(no subject)

Date: Tuesday, 12 April 2011 18:41 (UTC)
From: [identity profile] estellacat.livejournal.com
Anecdotally, I haven't come accross too many cases of men marrying much older women in this period, but I haven't made a demographic study of it, so you could well be right.

I think in this case it's less a question of a mistake regarding her date of birth and more a question of who her parents were - which might in part clear up the question of when she was born.

Well, some memoirs are more useless than others, it's true. And of course in Le Bas fils's case, he's not even directly transmitting his own memories, but those of his mother (and theoretically of the rest of his family as well).

(no subject)

Date: Sunday, 17 April 2011 23:09 (UTC)
From: [identity profile] gwynplainee.livejournal.com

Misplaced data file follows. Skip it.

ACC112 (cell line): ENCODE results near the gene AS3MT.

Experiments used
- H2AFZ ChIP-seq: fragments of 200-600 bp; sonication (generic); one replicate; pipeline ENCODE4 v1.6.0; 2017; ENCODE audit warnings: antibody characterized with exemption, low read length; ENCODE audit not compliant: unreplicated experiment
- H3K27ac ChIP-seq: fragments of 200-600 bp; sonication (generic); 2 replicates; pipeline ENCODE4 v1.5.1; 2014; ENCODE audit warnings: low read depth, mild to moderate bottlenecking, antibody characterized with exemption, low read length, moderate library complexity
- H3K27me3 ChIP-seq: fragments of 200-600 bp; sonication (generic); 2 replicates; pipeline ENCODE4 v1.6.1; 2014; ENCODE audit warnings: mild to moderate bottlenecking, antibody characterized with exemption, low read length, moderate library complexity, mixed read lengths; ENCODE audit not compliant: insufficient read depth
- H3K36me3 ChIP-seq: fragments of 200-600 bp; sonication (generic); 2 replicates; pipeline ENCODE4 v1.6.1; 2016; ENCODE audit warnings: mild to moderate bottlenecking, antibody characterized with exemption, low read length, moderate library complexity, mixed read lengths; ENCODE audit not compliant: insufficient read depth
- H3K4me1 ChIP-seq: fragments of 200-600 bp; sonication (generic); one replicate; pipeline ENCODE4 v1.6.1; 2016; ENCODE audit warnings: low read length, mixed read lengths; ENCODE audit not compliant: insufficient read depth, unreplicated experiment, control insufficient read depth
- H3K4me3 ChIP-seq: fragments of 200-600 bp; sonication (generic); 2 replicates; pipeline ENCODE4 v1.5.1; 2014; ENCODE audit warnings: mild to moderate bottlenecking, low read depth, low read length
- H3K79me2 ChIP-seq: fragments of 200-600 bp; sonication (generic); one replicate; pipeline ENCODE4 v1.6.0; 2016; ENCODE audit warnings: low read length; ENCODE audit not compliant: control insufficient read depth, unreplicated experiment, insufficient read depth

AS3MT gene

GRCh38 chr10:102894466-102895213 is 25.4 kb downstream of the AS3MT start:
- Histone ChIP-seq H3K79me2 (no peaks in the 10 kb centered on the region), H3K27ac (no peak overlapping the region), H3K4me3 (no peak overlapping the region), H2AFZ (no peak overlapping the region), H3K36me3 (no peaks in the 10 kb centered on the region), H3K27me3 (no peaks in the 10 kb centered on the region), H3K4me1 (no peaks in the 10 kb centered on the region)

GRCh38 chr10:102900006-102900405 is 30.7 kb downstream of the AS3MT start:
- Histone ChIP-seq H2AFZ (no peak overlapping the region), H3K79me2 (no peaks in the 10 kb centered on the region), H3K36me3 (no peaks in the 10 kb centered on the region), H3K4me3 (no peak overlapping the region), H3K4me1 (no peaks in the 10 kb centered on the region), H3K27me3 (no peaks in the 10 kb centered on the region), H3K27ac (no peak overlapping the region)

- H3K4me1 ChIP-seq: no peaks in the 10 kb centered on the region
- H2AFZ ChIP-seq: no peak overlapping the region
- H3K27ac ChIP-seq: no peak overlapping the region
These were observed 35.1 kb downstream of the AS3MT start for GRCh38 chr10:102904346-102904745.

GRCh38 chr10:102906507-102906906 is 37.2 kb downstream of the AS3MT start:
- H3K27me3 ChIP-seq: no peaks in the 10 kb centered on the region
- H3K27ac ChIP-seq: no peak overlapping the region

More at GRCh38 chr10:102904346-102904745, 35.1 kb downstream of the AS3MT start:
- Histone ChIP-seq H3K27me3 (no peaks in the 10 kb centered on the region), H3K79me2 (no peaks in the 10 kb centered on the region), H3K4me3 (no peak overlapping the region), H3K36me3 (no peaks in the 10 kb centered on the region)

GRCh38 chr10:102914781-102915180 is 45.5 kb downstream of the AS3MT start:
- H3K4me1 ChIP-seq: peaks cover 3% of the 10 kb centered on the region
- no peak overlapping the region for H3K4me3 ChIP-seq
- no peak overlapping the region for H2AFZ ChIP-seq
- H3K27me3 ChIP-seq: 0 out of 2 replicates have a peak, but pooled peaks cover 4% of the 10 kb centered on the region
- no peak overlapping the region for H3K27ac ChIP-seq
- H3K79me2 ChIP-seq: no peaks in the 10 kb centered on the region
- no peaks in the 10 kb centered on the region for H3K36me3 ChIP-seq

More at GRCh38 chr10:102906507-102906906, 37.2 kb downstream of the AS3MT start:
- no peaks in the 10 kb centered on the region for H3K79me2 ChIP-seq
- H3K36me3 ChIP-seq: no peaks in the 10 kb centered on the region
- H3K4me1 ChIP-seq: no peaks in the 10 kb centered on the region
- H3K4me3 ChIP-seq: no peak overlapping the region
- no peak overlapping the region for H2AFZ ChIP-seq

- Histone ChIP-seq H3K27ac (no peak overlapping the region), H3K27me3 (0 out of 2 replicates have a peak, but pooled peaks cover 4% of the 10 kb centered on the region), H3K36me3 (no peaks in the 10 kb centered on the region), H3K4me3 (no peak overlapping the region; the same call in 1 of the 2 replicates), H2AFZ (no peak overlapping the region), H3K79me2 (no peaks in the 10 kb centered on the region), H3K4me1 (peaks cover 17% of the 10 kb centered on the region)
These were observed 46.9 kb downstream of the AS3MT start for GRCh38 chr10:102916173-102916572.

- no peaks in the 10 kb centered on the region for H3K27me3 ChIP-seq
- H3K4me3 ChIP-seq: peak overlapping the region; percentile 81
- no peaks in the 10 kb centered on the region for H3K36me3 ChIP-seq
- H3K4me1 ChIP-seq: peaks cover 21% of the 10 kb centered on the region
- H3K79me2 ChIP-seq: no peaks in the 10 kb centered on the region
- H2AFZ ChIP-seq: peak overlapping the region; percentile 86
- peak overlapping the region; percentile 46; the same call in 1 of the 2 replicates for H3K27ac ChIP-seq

Hello, I'm the girl that asked you about Sophie. As you can see, I have created my LJ account.
Mmm, interesting article. Maybe is more common that a women marry an older man, but a man marrying an older women? Who knows? Shame we can't find her birth certificate, or Mathieu's death certificate.
I didn't knew the illegitimate children thing :O we know their names? who is their mother? he was married then? Sorry, but I like these private life facts >.>
So bad he never let his mother say more details about Robespierre/Éléonore romance. Élisabeth say in her memoirs very little about the engagement. And Éléonore say something? Shame she didn't write memoirs... ó_ò

(no subject)

Date: Monday, 18 April 2011 10:08 (UTC)
From: [identity profile] estellacat.livejournal.com